Skimping on Mental Health Funding Has Consequences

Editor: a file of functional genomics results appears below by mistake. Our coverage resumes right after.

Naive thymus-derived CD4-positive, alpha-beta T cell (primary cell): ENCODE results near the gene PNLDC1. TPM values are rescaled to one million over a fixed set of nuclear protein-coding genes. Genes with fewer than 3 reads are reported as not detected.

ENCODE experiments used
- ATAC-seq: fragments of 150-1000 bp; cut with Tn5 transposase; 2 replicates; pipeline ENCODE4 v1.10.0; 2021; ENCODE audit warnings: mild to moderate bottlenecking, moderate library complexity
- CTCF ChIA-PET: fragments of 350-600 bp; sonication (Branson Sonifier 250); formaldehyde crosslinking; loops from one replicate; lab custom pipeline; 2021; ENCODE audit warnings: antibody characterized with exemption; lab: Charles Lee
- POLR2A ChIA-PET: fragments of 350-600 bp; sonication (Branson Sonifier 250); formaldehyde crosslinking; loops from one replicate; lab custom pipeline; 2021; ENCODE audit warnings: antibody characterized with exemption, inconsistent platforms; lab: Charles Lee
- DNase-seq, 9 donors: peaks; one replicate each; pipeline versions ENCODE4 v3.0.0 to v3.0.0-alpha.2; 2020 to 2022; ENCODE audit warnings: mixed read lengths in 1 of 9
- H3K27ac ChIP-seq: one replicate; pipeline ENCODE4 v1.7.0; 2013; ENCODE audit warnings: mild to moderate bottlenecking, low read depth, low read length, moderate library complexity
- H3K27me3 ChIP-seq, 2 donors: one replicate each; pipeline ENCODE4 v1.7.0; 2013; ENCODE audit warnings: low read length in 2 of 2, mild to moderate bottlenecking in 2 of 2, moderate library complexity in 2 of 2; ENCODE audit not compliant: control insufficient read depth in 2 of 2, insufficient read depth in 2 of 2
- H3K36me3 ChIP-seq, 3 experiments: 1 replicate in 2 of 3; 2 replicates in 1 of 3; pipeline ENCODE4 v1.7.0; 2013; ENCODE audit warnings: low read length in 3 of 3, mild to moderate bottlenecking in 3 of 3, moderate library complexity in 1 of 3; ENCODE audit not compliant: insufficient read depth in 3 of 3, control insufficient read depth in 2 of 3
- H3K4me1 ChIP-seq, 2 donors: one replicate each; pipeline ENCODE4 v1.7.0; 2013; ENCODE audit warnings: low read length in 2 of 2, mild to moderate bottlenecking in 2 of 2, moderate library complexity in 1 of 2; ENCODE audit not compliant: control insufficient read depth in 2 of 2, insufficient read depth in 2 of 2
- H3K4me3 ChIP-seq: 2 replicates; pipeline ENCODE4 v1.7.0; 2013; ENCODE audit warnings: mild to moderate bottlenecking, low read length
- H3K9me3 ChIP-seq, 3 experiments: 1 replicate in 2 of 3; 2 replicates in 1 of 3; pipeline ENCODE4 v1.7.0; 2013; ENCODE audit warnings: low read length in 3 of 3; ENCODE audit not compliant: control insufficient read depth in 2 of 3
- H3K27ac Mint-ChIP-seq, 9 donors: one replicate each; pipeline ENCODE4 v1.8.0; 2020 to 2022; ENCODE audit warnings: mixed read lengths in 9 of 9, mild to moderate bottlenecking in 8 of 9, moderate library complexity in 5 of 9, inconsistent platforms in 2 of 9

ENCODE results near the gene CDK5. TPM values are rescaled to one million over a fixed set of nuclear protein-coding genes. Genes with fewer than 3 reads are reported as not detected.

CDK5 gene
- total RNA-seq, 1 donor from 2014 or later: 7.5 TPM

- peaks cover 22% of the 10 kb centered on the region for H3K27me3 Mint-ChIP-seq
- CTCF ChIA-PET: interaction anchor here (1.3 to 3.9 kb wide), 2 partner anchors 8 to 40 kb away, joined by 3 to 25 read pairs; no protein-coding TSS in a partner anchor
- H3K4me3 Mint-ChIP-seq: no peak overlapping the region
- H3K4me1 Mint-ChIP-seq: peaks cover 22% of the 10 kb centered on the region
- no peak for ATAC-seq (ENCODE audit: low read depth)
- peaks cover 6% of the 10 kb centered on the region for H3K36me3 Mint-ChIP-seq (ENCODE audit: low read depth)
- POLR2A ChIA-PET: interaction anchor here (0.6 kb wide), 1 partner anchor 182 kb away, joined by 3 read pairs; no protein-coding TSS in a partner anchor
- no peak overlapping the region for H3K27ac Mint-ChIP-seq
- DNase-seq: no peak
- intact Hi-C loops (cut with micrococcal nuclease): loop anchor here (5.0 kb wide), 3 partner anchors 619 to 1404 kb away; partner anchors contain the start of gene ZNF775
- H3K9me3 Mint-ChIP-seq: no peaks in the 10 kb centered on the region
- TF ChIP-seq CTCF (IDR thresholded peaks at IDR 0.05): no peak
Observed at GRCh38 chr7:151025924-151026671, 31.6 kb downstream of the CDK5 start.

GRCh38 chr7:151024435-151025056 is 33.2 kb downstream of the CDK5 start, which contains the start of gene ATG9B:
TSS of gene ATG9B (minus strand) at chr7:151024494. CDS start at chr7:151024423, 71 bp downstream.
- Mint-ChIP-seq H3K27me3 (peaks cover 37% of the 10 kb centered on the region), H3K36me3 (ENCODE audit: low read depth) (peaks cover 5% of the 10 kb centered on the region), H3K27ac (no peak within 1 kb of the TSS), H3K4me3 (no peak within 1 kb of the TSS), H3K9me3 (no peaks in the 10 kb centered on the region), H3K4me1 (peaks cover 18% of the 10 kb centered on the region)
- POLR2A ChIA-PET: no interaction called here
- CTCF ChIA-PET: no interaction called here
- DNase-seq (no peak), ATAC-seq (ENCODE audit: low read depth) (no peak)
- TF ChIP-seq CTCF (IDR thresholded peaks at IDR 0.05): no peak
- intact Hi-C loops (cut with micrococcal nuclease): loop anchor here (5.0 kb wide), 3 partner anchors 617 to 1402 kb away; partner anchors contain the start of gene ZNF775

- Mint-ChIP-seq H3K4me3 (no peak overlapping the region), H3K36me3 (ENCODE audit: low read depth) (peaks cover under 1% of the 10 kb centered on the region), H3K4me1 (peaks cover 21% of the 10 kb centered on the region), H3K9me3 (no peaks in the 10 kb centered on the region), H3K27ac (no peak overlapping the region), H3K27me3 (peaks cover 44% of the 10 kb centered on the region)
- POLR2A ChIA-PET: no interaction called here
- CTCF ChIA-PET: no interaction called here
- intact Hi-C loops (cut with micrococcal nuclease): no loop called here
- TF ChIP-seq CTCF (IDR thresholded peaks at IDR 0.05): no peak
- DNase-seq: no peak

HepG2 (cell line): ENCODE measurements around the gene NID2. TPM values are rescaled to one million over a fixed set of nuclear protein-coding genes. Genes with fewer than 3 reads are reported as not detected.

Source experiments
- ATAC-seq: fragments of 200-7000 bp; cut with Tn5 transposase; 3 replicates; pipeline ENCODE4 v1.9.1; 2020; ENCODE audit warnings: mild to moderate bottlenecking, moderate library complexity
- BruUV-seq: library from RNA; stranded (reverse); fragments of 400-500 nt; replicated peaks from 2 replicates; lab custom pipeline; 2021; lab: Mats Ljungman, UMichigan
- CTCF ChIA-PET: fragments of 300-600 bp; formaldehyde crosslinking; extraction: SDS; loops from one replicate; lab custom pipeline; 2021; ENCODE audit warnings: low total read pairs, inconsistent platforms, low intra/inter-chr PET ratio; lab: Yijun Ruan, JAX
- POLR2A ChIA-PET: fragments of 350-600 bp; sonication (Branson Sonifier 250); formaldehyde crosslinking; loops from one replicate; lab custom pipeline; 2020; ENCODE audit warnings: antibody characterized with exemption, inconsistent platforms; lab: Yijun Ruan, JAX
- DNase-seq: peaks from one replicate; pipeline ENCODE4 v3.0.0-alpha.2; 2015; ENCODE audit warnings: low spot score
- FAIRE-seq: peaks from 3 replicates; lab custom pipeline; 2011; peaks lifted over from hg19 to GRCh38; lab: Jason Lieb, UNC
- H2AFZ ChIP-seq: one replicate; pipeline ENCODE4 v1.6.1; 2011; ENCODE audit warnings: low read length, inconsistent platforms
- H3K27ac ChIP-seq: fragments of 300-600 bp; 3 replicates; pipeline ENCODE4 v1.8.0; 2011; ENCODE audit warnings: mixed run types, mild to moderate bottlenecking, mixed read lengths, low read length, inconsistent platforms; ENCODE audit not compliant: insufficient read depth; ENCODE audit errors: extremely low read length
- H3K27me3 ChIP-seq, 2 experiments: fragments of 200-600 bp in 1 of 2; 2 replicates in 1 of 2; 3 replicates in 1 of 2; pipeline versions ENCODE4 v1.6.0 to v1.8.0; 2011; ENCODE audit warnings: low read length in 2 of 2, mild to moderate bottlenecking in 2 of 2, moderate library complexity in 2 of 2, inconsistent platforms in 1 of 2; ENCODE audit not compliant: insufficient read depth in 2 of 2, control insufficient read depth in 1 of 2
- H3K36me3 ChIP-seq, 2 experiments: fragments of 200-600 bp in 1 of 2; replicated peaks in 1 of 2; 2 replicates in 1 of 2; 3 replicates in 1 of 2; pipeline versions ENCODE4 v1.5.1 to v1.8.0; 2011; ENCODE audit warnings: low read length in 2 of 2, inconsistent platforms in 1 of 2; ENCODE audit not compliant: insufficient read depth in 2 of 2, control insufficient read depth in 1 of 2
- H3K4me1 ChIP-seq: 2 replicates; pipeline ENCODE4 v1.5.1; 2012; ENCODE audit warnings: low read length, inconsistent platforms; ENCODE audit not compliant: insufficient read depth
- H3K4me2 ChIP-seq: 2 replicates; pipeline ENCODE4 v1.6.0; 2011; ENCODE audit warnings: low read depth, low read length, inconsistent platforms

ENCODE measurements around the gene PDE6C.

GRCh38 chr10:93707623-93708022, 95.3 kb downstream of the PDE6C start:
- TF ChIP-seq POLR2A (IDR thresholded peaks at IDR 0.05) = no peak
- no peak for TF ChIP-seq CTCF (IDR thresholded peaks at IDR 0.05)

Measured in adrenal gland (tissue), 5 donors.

Two decisions last week — the Supreme Court’s ruling that California must reduce its prison population and the state Legislature’s move to beef up security at state mental hospitals — are related to a larger, longstanding problem of chronic underfunding for mental health care in California, according to veterans of the system. Mental health experts argue that part of the overcrowding problem in California’s prisons and security problems at mental hospitals are a result of too little attention and money spent on mental health care. “That’s absolutely the case and it’s nothing new, unfortunately,” said Larry Poaster, chair of the state Mental Health Services Oversight and Accountability Commission. “Because of the inadequacy of mental health funding over the years, there’s little doubt that many people who end up in our criminal justice system — either in prisons or in mental hospitals — could have been steered in other directions with early intervention and treatment,” said Poaster, who worked 30 years at the county level of the state’s mental health system, most recently as director of the Stanislaus County Mental Health Department.

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